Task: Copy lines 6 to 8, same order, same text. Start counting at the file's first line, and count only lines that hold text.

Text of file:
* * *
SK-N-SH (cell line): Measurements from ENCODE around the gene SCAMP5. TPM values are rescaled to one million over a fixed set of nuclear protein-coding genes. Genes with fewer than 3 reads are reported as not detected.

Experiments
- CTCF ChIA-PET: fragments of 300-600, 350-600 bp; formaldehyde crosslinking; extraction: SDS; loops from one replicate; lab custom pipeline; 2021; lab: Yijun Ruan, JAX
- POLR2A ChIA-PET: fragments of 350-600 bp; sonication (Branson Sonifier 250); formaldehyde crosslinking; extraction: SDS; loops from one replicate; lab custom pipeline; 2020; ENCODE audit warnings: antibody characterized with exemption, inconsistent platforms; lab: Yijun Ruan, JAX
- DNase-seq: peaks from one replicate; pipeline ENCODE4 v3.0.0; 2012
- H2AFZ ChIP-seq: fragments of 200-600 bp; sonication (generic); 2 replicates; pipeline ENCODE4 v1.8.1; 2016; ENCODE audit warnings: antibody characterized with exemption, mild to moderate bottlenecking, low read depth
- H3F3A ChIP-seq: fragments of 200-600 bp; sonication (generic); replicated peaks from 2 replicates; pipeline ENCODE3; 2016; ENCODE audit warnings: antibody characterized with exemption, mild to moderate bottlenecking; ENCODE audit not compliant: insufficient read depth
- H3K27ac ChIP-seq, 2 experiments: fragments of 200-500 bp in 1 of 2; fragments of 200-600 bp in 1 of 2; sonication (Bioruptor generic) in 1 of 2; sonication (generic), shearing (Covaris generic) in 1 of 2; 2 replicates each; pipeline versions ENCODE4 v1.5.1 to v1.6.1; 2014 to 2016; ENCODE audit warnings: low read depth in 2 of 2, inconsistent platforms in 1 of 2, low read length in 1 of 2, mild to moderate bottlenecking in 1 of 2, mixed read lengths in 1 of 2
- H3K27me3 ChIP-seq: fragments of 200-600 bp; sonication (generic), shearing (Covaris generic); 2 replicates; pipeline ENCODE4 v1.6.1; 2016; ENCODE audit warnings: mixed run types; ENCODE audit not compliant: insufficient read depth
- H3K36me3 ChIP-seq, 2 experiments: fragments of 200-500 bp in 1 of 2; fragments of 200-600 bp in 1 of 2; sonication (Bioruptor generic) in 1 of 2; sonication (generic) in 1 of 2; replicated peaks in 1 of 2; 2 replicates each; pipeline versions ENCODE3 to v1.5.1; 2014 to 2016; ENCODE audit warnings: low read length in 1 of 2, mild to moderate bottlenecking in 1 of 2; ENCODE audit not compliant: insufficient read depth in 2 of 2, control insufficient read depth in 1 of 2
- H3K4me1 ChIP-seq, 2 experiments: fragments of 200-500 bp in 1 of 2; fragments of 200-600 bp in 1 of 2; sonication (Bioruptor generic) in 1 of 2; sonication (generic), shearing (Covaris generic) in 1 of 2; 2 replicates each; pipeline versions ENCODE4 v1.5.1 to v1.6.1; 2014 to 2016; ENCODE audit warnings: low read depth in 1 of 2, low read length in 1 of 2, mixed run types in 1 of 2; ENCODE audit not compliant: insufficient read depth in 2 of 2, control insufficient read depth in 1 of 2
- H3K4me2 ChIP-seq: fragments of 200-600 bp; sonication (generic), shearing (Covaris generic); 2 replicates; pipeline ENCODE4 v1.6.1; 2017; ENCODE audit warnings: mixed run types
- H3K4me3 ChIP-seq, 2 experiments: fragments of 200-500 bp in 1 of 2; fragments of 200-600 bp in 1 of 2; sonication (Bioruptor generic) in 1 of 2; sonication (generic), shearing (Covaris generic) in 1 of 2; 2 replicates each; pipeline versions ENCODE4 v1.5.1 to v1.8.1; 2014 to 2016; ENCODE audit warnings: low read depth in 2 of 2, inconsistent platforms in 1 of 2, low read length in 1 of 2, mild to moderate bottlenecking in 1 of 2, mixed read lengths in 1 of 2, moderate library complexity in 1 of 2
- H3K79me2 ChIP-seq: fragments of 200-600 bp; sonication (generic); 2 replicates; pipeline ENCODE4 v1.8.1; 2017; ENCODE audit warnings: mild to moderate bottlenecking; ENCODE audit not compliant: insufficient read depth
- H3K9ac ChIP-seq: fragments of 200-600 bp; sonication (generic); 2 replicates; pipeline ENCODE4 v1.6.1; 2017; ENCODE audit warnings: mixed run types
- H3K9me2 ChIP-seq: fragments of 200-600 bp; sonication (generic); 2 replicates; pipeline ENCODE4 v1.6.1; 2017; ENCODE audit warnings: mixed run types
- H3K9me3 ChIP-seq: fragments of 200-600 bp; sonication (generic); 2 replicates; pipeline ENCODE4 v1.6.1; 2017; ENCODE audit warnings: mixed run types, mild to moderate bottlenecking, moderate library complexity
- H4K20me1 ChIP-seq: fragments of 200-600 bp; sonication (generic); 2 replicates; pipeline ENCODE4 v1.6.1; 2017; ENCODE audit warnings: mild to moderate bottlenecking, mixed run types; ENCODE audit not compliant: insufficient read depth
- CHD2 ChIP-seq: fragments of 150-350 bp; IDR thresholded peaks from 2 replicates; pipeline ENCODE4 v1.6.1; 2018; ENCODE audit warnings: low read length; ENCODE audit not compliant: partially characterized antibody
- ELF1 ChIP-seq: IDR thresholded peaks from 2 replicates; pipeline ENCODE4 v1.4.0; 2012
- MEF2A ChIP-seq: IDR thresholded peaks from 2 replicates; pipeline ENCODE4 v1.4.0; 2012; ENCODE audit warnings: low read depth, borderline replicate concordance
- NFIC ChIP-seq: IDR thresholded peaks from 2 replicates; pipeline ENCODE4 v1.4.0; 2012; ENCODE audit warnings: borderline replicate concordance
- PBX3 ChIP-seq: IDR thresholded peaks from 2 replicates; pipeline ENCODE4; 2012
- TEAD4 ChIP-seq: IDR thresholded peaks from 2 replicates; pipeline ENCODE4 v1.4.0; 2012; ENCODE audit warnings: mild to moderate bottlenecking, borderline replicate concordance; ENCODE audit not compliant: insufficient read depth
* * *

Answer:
- H2AFZ ChIP-seq: fragments of 200-600 bp; sonication (generic); 2 replicates; pipeline ENCODE4 v1.8.1; 2016; ENCODE audit warnings: antibody characterized with exemption, mild to moderate bottlenecking, low read depth
- H3F3A ChIP-seq: fragments of 200-600 bp; sonication (generic); replicated peaks from 2 replicates; pipeline ENCODE3; 2016; ENCODE audit warnings: antibody characterized with exemption, mild to moderate bottlenecking; ENCODE audit not compliant: insufficient read depth
- H3K27ac ChIP-seq, 2 experiments: fragments of 200-500 bp in 1 of 2; fragments of 200-600 bp in 1 of 2; sonication (Bioruptor generic) in 1 of 2; sonication (generic), shearing (Covaris generic) in 1 of 2; 2 replicates each; pipeline versions ENCODE4 v1.5.1 to v1.6.1; 2014 to 2016; ENCODE audit warnings: low read depth in 2 of 2, inconsistent platforms in 1 of 2, low read length in 1 of 2, mild to moderate bottlenecking in 1 of 2, mixed read lengths in 1 of 2